A blog about life, language, writing, and other trivia.

Monday, June 30, 2008

I'm Back

I bet you thought my hiatus would turn into a permanent shutdown of the blog, right? I admit I'm coming back later than I said, but summer is always like that: you always think there's going to be more time than there is. Anyway, there's a brief lull in chapter submissions for the edited collection, so I thought now would be a good time to dive back in.

Actually, I've been blogging quite a bit, but it's all been over at Grape and Grain. In exchange for posting my notes from the Thursday night tastings at Stimmel's (the wine/beer/bakery/grocery store by my house), I get to taste some of the most amazing wines in the world--wines like Chateau Haut Brion, Ridge Monte Bello, Robert Mondavi Reserve Cabernet Sauvignon, D'Arenberg Dead Arm Shiraz, and Jaboulet Hermitage La Chapelle, to name a few. The only problem with the setup, in fact, is that tasting wines like these on a regular basis makes it harder to get excited about those good-but-simple $12.99 Aussie fruit bombs that I can actually afford to--and often do--buy. But I'm not complaining.

But I digress. Not only is this blog not defunct, it is actually very, very funct. I'll try to post weekly, or at least a couple times a month. I'm not sure yet whether I'll cross-post my tasting notes. (If I were to, this blog would, by virtue of their frequency, become primarily a wine blog, but maybe that wouldn't be a bad thing.)

For now, though, here's something comp-related I've been thinking about. In my Intro to Composition Studies seminar for new comp/rhet PhD students, I have in the past earmarked a week's worth of readings for looking at the "New Abolitionist" debate. The debate proper hasn't seen much action since the early 2000s, and its high-water mark came in the mid-to-late 1990's (one might point to the 1998 publication of Crowley's Composition in the University as signifying that moment). But one of the most powerful reasons for wanting to abolish the universal fyc requirement--the notion that "general writing skill" is a myth, that writing is so embedded in particular systems of activity that it cannot be usefully abstracted--is still very much in play. (Not to mention the idea that "literacy" itself is not a very useful concept, which, if you find it convincing, has grave implications for the teaching of writing.) So much so, in fact, that I feel certain that the lack of overt debate in our most visible forums about the desirability of the universal fyc requirement only signals the debate's dormancy, not its extinction.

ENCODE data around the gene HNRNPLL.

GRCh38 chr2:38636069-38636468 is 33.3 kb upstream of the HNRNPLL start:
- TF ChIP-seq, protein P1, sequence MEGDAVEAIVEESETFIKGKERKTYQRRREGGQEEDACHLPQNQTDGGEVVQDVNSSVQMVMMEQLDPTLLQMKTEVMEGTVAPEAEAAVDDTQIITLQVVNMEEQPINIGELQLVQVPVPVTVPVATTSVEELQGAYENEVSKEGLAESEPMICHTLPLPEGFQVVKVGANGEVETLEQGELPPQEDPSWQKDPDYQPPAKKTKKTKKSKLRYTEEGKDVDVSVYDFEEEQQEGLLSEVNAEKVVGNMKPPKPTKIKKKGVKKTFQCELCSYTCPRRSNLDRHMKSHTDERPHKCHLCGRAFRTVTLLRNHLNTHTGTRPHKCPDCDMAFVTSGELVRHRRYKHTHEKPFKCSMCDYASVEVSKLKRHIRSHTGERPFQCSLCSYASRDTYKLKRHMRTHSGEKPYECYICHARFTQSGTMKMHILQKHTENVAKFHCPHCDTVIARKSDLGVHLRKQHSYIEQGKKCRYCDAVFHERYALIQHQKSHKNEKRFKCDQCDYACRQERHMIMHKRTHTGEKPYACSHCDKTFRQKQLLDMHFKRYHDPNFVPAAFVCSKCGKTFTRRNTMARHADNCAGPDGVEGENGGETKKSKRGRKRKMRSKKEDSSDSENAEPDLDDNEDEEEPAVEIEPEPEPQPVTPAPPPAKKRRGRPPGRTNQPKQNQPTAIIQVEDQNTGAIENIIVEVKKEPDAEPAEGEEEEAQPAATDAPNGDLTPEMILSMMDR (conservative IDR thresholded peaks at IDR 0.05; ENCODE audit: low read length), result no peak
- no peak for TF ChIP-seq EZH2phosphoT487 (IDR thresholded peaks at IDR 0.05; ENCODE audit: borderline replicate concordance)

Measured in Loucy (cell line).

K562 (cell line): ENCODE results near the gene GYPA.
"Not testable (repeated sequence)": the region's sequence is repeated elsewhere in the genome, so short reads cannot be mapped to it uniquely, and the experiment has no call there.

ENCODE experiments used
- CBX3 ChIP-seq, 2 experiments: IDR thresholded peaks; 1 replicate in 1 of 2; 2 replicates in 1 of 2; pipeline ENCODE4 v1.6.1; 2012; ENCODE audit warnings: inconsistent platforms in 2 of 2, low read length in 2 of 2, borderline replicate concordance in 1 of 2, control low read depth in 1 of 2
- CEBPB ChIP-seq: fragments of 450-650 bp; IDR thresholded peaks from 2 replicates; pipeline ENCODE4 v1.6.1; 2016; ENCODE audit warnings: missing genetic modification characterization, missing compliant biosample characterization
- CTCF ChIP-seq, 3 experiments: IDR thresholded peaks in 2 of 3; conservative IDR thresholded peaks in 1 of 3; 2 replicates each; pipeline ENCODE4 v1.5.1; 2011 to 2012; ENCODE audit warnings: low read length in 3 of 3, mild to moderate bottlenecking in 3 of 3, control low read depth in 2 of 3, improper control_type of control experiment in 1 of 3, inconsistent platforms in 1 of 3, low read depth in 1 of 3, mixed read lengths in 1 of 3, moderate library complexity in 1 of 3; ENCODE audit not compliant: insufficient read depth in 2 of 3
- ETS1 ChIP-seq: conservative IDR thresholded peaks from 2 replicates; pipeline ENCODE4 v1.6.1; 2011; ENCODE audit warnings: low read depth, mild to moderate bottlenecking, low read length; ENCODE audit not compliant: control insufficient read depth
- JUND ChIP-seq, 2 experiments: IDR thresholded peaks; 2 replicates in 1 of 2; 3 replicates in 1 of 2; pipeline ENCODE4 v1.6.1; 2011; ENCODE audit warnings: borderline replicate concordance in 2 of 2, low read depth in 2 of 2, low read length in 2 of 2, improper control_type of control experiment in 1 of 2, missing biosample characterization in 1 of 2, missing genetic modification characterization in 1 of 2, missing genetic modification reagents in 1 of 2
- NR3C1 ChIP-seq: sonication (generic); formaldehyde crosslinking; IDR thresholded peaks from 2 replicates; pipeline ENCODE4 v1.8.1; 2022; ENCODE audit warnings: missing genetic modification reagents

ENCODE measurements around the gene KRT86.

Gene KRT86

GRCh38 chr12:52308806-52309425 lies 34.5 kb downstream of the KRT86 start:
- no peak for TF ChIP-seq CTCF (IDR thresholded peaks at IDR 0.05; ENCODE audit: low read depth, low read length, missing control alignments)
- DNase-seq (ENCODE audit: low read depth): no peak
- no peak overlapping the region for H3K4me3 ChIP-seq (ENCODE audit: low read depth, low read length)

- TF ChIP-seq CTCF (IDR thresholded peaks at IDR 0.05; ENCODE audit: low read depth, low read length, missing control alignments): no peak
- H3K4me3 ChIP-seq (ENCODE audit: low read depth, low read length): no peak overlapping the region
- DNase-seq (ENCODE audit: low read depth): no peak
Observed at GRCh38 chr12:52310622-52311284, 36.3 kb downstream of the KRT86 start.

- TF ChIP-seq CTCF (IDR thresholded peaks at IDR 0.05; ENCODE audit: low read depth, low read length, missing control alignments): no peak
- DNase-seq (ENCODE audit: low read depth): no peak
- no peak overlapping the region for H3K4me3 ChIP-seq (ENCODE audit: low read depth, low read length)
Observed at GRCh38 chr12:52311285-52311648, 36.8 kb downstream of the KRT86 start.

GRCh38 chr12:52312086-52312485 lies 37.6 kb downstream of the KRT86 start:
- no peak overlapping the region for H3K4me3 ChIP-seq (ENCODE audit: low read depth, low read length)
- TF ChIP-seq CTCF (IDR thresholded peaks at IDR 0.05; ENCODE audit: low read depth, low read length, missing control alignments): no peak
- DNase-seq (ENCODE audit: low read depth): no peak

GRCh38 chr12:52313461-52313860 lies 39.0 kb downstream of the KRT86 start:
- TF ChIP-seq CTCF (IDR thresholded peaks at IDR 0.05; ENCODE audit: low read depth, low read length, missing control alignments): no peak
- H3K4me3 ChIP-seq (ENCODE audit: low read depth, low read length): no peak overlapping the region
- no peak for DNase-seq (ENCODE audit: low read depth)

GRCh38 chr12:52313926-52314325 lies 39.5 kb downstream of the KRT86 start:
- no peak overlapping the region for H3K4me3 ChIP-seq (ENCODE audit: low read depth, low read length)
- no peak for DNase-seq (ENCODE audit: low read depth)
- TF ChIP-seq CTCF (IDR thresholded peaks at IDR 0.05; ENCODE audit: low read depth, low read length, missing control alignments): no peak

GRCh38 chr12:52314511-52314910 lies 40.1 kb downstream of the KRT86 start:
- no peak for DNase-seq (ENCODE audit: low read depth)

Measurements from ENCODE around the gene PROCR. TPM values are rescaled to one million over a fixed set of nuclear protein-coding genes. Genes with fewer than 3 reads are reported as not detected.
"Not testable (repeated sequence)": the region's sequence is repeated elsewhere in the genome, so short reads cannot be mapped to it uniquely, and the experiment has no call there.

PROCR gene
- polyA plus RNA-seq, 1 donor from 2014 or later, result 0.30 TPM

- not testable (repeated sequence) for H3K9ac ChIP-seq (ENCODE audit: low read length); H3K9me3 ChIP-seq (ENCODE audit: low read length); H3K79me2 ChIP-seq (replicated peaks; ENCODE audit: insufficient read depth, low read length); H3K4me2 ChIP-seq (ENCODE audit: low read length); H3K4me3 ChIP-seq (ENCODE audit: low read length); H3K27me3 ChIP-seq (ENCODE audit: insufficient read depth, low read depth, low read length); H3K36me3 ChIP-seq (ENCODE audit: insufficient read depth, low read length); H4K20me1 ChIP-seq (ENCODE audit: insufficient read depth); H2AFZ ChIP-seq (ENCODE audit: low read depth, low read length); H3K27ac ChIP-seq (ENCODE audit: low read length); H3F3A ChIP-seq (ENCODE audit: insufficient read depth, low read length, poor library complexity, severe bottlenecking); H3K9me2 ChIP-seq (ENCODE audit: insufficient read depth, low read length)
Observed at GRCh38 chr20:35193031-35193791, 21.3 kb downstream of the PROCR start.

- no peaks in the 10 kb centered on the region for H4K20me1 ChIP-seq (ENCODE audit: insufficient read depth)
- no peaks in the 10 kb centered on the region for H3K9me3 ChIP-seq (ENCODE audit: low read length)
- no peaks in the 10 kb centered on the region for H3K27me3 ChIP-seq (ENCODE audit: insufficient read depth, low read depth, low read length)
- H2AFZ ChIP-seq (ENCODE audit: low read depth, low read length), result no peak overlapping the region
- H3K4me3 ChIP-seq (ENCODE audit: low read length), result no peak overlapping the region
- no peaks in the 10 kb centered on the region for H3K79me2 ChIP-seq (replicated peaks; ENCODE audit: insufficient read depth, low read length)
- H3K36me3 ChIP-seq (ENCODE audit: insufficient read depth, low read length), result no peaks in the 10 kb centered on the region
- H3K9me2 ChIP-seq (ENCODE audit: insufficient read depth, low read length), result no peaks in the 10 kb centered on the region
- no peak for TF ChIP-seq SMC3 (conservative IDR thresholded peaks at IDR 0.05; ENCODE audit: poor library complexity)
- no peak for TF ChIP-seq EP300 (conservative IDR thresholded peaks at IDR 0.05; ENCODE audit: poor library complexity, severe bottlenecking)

Still, I want to introduce my students to today's discipline (not that that doesn't, obviously, involve some history), and we do have a close look at socio-historic theories of writing that posit it as concrete and particular rather than abstract and generalizable. I wonder whether we might not spend our time better by looking more deeply at, say, embodied rhetorics, or network studies' growing impact on writing studies research (both of which get playing time, but not enough for them to really break a sweat).

Any thoughts?

Nice to be back.

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